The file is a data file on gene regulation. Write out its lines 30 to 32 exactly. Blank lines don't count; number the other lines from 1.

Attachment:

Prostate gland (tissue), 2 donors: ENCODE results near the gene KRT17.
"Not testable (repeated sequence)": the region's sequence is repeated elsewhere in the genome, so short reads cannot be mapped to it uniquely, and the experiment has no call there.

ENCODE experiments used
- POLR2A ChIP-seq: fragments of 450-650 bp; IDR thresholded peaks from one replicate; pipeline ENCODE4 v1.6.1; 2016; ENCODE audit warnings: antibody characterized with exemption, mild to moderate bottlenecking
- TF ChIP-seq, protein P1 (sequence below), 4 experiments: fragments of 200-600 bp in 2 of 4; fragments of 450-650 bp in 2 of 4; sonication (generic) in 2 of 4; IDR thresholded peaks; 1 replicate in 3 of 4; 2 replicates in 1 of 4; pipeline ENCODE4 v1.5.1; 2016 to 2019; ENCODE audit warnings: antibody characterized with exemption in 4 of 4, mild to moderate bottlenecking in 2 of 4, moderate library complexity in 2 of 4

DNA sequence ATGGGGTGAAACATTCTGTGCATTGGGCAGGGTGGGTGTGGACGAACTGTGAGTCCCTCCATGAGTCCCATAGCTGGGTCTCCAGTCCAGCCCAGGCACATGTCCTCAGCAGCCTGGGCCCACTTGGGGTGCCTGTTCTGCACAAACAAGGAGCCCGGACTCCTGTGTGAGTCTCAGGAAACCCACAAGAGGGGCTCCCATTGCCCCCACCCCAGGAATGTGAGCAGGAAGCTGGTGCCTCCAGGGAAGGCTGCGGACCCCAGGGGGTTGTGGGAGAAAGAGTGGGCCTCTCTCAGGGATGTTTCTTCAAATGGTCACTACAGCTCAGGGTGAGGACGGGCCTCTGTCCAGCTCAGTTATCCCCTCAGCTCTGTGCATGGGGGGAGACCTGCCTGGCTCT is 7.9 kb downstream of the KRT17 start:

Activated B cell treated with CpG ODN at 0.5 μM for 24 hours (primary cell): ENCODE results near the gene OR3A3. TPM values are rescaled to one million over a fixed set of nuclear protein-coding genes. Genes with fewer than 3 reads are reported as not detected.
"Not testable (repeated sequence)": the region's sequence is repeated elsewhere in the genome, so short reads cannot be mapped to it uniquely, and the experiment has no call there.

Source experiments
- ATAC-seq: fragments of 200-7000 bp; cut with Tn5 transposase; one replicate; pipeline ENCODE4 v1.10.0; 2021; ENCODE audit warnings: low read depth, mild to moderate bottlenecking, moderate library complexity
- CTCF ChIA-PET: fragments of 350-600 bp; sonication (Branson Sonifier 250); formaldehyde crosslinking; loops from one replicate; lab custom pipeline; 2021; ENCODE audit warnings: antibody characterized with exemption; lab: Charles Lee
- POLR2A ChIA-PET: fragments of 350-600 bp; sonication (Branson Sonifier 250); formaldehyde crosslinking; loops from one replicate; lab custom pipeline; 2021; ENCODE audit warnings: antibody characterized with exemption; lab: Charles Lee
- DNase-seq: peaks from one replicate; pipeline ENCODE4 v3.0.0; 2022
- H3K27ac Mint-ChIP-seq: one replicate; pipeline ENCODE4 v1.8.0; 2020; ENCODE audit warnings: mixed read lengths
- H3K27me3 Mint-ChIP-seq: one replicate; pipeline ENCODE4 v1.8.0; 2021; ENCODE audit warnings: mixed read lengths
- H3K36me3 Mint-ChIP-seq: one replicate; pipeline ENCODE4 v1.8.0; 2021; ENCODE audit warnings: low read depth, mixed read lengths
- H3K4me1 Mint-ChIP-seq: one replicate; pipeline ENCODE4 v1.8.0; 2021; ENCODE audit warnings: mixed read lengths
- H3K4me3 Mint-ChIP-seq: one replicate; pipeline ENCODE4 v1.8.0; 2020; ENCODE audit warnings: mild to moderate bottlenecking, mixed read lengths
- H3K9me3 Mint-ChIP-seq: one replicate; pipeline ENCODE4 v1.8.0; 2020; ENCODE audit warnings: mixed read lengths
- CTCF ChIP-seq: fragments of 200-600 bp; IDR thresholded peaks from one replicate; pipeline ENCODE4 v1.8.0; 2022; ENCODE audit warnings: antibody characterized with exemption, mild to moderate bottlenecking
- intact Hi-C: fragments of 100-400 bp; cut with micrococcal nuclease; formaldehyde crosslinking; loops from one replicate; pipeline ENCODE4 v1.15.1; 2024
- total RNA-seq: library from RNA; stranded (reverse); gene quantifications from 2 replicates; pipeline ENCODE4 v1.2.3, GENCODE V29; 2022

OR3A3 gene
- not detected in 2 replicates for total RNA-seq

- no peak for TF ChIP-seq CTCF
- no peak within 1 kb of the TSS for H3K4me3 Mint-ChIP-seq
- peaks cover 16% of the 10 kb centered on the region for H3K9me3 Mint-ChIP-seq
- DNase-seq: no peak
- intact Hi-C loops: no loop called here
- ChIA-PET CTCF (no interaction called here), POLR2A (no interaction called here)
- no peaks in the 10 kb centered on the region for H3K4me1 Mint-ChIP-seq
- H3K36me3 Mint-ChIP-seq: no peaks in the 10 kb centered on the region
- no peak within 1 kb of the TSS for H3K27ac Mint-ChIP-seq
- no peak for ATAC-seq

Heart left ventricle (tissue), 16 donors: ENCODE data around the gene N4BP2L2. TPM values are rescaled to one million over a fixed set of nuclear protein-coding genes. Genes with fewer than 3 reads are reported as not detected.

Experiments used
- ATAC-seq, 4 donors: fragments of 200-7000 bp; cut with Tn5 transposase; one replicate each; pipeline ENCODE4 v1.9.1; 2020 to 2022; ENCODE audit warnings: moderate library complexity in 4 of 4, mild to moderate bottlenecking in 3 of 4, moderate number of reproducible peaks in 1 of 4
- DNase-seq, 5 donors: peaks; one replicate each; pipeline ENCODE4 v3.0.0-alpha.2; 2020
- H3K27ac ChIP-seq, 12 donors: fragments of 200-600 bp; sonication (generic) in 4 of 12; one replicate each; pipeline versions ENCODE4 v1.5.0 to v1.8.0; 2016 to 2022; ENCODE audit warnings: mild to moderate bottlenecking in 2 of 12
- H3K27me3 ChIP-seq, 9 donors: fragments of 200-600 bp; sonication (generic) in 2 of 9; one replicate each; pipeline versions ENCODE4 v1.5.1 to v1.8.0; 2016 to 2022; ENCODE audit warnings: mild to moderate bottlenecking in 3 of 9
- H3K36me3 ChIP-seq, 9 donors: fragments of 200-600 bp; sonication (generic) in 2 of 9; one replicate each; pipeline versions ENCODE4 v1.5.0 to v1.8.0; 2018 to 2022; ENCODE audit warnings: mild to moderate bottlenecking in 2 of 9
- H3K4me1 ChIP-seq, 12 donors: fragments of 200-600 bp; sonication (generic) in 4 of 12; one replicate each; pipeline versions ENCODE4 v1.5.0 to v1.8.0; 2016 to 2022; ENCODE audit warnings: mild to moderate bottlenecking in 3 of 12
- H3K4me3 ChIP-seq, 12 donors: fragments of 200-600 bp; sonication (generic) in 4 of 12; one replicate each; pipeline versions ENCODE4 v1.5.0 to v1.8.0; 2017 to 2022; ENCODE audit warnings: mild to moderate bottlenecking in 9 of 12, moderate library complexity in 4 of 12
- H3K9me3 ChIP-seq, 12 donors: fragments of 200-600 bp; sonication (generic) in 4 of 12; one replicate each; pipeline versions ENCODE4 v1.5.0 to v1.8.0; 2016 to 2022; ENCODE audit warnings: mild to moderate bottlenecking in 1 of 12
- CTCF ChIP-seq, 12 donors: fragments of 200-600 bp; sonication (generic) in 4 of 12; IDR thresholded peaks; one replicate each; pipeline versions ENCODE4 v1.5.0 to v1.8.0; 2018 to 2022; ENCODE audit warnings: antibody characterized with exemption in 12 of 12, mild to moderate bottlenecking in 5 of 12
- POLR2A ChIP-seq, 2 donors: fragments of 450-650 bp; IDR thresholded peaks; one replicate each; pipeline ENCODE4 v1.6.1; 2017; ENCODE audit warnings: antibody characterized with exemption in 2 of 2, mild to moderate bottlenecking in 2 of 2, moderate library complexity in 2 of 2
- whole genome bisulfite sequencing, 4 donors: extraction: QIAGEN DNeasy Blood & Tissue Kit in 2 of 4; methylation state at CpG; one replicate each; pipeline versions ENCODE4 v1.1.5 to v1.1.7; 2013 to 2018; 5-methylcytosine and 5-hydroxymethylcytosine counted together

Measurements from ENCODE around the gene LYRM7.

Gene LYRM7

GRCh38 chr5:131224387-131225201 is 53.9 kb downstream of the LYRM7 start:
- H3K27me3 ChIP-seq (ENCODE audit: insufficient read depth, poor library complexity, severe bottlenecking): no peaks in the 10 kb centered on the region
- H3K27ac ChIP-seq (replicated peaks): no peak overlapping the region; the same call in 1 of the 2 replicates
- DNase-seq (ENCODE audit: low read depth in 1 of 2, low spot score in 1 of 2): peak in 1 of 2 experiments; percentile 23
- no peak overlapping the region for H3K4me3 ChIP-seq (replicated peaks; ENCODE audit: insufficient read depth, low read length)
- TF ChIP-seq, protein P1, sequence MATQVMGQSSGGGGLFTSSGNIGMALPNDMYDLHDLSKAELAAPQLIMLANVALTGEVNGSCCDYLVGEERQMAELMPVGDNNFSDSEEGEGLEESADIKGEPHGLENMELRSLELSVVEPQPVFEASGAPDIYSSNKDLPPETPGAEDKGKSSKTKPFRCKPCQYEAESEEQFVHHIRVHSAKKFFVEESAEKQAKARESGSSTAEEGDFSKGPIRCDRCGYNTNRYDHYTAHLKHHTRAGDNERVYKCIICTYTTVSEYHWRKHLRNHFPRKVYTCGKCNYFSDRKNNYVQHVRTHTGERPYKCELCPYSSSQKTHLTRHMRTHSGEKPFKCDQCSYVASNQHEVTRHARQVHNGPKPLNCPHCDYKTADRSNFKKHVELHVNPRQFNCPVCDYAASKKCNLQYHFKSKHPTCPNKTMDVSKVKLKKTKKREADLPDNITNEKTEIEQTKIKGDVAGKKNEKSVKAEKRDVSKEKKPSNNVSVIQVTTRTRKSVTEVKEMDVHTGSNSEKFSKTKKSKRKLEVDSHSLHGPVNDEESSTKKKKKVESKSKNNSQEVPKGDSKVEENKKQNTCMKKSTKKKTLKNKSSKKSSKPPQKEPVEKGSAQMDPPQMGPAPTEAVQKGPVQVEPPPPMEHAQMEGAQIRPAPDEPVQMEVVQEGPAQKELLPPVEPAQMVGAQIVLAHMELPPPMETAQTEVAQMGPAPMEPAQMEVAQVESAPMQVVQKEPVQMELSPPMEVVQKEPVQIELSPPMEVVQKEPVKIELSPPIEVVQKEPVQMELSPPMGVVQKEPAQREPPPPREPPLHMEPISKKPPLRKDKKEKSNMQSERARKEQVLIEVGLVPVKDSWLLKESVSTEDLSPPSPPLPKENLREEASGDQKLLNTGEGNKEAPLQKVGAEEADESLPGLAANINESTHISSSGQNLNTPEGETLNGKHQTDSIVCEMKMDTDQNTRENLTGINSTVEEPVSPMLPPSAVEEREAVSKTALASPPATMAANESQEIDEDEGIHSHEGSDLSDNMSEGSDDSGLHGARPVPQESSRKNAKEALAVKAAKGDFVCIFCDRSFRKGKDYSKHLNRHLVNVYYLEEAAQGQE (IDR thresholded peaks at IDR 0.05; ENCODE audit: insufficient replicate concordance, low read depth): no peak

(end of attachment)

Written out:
- ChIA-PET CTCF (no interaction called here), POLR2A (no interaction called here)
- no peaks in the 10 kb centered on the region for H3K4me1 Mint-ChIP-seq
- H3K36me3 Mint-ChIP-seq: no peaks in the 10 kb centered on the region